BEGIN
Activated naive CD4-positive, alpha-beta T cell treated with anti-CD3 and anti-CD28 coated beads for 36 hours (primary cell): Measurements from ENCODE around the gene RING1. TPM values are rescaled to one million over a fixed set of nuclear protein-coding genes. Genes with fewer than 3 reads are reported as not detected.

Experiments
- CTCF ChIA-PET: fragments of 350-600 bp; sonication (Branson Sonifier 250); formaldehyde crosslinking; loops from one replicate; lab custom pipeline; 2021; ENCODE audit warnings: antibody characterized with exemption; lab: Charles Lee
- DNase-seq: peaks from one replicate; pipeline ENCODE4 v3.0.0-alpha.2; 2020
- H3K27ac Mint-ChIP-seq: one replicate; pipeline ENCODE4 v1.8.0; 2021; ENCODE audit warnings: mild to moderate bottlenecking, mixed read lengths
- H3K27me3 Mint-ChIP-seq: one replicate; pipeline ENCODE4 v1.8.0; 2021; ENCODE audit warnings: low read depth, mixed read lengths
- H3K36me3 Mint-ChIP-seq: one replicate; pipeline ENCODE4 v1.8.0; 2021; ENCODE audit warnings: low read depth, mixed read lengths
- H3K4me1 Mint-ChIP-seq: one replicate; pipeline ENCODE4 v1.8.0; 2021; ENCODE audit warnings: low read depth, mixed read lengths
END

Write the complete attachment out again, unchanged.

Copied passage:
Activated naive CD4-positive, alpha-beta T cell treated with anti-CD3 and anti-CD28 coated beads for 36 hours (primary cell): Measurements from ENCODE around the gene RING1. TPM values are rescaled to one million over a fixed set of nuclear protein-coding genes. Genes with fewer than 3 reads are reported as not detected.

Experiments
- CTCF ChIA-PET: fragments of 350-600 bp; sonication (Branson Sonifier 250); formaldehyde crosslinking; loops from one replicate; lab custom pipeline; 2021; ENCODE audit warnings: antibody characterized with exemption; lab: Charles Lee
- DNase-seq: peaks from one replicate; pipeline ENCODE4 v3.0.0-alpha.2; 2020
- H3K27ac Mint-ChIP-seq: one replicate; pipeline ENCODE4 v1.8.0; 2021; ENCODE audit warnings: mild to moderate bottlenecking, mixed read lengths
- H3K27me3 Mint-ChIP-seq: one replicate; pipeline ENCODE4 v1.8.0; 2021; ENCODE audit warnings: low read depth, mixed read lengths
- H3K36me3 Mint-ChIP-seq: one replicate; pipeline ENCODE4 v1.8.0; 2021; ENCODE audit warnings: low read depth, mixed read lengths
- H3K4me1 Mint-ChIP-seq: one replicate; pipeline ENCODE4 v1.8.0; 2021; ENCODE audit warnings: low read depth, mixed read lengths